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Before you even think about dressing out the animal and caping it, take a moment and study it in its natural form. Turn the head to the left, to the right... raise it higher and lower. Try to get a feel for the best "look" as that will aid you later when the taxidermist asks you what form you want to have it mounted on. Defects can be hidden or enhanced depending on the head position and there is no better time to figure this out than before you begin processing it in the field.
It might also be a good idea to visit a taxidermy form supplier's website to see what types of forms are available for the animal you are hunting, so you at least have an idea what is available. Common forms include Alert (head raised), sneak (head low), semi-sneak (head midlevel), and turns, Ahead, Left, Right. etc etc.
Step #1) Preparation
Try through the steps, to avoid getting blood on the cape. Some people wash off their animals which can be good or bad depending on the animal and what type of hair it has. The following pictures are of a Wyoming Pronghorn Antelope and they are notorious for having hair "slippage" so I like to touch it as little as possible and let the taxidermist do any cleaning of blood as he sees fit.
For a traditional wall mount, the cape is split right up the back of the neck and down around both sides of the chest (see red lines on following pictures).
One major problem most novice hunters make is they make their chest cuts too far forward. Trust me, take more hide rather than too little. Your taxidermist will be much happier if he cuts off an extra 10" than going to mount it and finding out hes 2" short on the brisket.
Mentally envision the first cut, down the center of the animals neck:
Mentally envision the side cuts, making note to start far enough back.
Step #2) Cutting down the neck
Feel with your fingers the backbone and insert your knife to make the initial hole. I dont cut too deep at this point because I want to extract the tenderloins later. I insert two fingers into the hole with my knife safely between them. I then keep constant pulling pressure on the hide as I work the knife carefully up and down making the cut. I like to angle the tip of the knife forward so the hide is cut from the inside out rather than outside edge in. This helps cutting hairs that then get all over the place.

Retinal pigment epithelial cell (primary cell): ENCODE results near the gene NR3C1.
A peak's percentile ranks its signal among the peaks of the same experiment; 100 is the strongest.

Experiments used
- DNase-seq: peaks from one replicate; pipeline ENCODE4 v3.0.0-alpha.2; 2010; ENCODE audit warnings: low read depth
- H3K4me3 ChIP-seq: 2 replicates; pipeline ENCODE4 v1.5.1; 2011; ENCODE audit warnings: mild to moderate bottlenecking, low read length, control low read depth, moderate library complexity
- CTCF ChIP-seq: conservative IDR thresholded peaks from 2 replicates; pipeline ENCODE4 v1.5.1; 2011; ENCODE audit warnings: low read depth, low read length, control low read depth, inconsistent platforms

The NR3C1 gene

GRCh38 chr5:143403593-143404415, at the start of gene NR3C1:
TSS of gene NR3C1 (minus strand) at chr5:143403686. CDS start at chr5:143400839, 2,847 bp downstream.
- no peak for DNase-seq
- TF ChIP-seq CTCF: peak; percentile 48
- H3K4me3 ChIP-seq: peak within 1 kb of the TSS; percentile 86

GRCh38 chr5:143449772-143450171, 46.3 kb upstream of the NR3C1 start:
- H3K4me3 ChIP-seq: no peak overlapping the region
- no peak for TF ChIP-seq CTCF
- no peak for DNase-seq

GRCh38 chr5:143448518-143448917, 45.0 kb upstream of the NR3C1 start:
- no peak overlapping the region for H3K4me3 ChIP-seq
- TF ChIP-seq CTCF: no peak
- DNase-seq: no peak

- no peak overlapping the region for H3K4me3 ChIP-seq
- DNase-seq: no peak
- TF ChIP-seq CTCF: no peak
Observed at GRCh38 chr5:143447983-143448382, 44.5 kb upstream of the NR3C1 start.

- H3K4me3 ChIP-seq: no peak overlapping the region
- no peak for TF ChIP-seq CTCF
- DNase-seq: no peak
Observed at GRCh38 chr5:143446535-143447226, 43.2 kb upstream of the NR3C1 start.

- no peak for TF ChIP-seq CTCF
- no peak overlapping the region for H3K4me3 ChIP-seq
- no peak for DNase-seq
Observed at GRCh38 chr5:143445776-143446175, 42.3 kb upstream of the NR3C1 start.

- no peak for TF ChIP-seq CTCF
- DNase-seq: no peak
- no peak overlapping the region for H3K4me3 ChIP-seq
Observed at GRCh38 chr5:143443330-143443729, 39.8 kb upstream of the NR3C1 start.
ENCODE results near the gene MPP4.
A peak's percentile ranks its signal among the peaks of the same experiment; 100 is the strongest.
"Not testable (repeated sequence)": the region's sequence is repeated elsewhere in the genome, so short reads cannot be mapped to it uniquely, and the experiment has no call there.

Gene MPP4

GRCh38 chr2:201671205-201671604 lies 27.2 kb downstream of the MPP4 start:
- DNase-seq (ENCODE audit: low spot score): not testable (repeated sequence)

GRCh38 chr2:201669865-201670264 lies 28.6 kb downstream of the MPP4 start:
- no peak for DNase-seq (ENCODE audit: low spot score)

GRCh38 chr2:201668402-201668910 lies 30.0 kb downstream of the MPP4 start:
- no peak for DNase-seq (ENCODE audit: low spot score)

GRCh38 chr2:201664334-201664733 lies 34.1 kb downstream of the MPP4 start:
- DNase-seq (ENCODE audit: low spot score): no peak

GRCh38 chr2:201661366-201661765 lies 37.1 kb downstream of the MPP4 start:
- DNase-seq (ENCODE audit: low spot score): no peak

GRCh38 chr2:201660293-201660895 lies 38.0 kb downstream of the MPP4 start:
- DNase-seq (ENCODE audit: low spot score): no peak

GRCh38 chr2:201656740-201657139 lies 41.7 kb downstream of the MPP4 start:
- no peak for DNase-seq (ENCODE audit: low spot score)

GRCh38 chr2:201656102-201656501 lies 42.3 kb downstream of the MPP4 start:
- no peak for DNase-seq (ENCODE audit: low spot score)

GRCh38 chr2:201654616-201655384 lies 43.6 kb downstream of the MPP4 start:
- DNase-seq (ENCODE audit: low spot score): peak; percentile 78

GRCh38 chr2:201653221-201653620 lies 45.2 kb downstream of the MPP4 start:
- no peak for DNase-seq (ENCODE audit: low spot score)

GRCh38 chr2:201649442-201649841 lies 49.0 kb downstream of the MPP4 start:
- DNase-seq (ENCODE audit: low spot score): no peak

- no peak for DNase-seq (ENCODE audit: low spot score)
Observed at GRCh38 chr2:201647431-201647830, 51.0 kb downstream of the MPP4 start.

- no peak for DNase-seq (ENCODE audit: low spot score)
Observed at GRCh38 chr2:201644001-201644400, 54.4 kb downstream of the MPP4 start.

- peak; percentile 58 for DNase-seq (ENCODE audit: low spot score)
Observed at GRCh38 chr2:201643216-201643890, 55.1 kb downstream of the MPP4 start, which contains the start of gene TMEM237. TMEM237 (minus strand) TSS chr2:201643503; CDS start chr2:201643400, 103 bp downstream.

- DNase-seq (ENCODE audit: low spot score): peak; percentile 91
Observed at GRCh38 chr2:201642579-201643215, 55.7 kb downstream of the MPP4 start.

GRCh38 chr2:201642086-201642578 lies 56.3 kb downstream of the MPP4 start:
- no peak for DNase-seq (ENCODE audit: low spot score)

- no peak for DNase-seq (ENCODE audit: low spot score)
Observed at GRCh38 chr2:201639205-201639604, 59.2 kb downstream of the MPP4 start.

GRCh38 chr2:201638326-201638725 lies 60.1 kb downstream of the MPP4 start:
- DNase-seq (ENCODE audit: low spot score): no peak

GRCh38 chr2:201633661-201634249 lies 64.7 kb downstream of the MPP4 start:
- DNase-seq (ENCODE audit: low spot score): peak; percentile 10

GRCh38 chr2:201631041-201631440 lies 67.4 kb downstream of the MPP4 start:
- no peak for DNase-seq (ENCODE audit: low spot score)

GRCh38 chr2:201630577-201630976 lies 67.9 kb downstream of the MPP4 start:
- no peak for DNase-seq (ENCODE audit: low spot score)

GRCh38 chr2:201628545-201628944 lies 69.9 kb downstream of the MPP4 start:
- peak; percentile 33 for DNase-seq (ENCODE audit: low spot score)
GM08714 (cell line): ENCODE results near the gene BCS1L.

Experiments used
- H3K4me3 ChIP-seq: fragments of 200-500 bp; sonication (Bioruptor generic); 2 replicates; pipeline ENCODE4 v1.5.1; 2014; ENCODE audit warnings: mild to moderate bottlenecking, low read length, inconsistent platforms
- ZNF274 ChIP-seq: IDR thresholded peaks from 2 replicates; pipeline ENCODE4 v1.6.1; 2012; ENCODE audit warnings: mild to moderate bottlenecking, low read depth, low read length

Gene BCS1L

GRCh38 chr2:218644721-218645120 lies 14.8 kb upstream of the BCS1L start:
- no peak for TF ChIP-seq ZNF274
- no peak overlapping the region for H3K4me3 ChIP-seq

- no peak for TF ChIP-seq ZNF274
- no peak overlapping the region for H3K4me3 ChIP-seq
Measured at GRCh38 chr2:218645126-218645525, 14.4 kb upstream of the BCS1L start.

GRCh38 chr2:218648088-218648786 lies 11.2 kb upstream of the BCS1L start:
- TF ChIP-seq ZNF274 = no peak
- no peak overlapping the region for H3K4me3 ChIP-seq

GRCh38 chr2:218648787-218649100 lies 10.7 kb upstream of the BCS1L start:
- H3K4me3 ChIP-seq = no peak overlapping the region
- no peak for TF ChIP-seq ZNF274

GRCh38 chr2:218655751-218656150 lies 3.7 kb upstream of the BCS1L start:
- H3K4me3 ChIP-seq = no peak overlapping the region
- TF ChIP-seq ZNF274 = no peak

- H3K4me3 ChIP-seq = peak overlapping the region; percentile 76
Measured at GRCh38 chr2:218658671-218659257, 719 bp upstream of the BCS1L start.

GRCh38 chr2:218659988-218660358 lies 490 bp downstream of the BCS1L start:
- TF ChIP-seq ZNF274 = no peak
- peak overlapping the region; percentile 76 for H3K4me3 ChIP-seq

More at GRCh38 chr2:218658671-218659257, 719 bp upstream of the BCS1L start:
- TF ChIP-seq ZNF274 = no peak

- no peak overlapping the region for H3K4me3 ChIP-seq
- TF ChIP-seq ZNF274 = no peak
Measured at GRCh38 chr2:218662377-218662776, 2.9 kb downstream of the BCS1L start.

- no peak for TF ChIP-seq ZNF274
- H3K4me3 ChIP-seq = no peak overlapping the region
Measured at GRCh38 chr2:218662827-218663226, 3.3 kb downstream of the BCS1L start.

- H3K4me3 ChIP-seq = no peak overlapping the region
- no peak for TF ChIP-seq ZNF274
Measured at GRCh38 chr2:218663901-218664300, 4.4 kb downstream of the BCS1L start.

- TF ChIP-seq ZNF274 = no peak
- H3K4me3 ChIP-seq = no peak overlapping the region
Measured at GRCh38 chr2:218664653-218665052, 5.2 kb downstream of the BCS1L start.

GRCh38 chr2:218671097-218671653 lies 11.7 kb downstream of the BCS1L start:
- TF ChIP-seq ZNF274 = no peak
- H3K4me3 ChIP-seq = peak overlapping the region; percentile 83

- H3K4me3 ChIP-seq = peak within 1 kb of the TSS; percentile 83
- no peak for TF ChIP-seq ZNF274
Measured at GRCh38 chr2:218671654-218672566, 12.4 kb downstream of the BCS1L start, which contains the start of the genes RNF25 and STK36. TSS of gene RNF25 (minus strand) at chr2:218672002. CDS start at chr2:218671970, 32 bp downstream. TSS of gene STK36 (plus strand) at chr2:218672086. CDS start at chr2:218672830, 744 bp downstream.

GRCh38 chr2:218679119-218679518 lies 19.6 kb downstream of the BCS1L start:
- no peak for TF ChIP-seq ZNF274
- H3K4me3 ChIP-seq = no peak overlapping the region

Carefully work your way up the neck to the base of the skull.
Step #3) Cutting down the side
Again, take a good look and make sure you are starting far enough back to give your taxidermist enough hide to work with (note my brother who is a taxidermist looked at this picture and still felt i was on the edge... he'd rather the cut be another 6" back).
Cut the hide straight down the animal (be careful you dont accidently angle forward) exposing the front shoulder.
Insert the knife at the back of the front leg and cut upwards along it, angling into the "armpit" and back until you reach the previous side cut.
Next skin around the front leg, freeing it from leg and "armpit" area.
The entire front shoulder should be completely free at this point. This is a great time to remove it via the "gutless skinning method" listed in another HuntingNut article!
Step #4) Processing side 2
Turn the animal over carefully and again, double check where you are going to make the side cut.
Cut straight down the side to where the first side cut ended at the brisket, exposing the shoulder.
Insert the knife in the back of the front leg, cutting upwards towards the "armpit" then back to your side cut.
Skin around the front leg. Finish freeing up any attached hide near the belly area.
Carefully pull on the hide at this point and make small cuts freeing it from the neck and brisket area.
Once you have it free up to the base of the skull, carefully cut through the meat, jugular, windpipe and tendons at the base of the skull. Once this is done you can carefully twist off the head (it should come off with no problem).
Your head and cape should be free from the body at this point.